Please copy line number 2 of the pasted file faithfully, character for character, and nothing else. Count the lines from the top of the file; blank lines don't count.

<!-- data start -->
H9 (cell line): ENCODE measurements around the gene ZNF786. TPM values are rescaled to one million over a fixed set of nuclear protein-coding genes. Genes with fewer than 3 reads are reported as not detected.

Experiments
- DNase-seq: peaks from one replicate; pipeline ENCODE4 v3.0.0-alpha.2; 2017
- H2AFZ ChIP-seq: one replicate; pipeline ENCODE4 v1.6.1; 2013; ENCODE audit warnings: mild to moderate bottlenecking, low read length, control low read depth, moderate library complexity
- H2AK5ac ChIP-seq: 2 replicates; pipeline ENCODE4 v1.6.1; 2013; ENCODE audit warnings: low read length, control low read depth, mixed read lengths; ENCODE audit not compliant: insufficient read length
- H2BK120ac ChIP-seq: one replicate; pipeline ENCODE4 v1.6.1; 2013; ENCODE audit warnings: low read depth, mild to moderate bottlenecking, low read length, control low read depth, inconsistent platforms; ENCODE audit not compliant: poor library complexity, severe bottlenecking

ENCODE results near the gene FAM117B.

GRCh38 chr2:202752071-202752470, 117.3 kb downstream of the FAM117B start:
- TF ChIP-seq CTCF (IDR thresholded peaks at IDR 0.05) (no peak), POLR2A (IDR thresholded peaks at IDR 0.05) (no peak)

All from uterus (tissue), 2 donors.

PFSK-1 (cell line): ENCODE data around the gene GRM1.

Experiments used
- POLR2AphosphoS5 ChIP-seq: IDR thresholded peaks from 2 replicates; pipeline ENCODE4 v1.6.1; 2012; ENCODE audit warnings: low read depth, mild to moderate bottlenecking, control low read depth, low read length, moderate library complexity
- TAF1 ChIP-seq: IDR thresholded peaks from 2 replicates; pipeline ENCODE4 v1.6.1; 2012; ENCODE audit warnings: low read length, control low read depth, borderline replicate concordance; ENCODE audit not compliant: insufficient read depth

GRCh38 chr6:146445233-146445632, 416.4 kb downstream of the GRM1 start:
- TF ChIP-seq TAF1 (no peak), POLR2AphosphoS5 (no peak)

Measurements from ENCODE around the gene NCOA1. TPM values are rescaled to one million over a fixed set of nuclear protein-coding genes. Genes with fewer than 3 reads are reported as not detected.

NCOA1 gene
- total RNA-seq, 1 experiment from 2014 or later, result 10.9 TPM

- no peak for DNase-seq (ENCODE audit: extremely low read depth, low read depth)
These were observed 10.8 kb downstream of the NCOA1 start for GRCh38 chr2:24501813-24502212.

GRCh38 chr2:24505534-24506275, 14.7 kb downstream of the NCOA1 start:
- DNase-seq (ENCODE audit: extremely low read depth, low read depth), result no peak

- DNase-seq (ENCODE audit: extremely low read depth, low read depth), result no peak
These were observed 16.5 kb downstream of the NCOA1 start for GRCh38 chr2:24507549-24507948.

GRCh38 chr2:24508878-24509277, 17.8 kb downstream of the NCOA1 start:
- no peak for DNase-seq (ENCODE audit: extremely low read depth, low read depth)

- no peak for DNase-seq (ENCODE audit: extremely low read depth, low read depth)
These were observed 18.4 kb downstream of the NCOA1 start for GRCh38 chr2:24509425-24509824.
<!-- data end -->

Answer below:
Experiments